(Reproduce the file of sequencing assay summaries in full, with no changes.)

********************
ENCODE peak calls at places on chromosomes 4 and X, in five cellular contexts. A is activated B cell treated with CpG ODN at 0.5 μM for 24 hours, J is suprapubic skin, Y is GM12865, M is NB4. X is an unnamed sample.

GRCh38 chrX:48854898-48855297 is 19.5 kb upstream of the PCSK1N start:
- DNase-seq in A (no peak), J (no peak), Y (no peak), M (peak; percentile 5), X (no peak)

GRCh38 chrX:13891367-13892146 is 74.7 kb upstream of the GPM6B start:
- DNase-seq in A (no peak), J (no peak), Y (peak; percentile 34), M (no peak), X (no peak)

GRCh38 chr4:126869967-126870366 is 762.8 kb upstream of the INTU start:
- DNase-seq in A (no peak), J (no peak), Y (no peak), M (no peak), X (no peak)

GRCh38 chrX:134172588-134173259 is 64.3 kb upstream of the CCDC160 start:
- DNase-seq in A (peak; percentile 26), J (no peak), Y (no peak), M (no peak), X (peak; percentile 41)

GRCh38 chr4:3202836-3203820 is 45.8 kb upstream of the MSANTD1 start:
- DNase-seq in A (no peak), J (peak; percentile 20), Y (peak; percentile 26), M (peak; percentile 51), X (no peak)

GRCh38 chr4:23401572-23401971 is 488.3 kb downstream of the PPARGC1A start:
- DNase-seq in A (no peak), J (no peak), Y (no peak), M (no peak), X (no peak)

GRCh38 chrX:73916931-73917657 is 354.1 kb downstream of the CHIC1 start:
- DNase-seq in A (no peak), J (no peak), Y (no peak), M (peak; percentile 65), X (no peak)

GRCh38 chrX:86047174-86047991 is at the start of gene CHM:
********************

ENCODE peak calls at places on chromosomes 4 and X, in five cellular contexts. A is activated B cell treated with CpG ODN at 0.5 μM for 24 hours, J is suprapubic skin, Y is GM12865, M is NB4. X is an unnamed sample.

GRCh38 chrX:48854898-48855297 is 19.5 kb upstream of the PCSK1N start:
- DNase-seq in A (no peak), J (no peak), Y (no peak), M (peak; percentile 5), X (no peak)

GRCh38 chrX:13891367-13892146 is 74.7 kb upstream of the GPM6B start:
- DNase-seq in A (no peak), J (no peak), Y (peak; percentile 34), M (no peak), X (no peak)

GRCh38 chr4:126869967-126870366 is 762.8 kb upstream of the INTU start:
- DNase-seq in A (no peak), J (no peak), Y (no peak), M (no peak), X (no peak)

GRCh38 chrX:134172588-134173259 is 64.3 kb upstream of the CCDC160 start:
- DNase-seq in A (peak; percentile 26), J (no peak), Y (no peak), M (no peak), X (peak; percentile 41)

GRCh38 chr4:3202836-3203820 is 45.8 kb upstream of the MSANTD1 start:
- DNase-seq in A (no peak), J (peak; percentile 20), Y (peak; percentile 26), M (peak; percentile 51), X (no peak)

GRCh38 chr4:23401572-23401971 is 488.3 kb downstream of the PPARGC1A start:
- DNase-seq in A (no peak), J (no peak), Y (no peak), M (no peak), X (no peak)

GRCh38 chrX:73916931-73917657 is 354.1 kb downstream of the CHIC1 start:
- DNase-seq in A (no peak), J (no peak), Y (no peak), M (peak; percentile 65), X (no peak)

GRCh38 chrX:86047174-86047991 is at the start of gene CHM: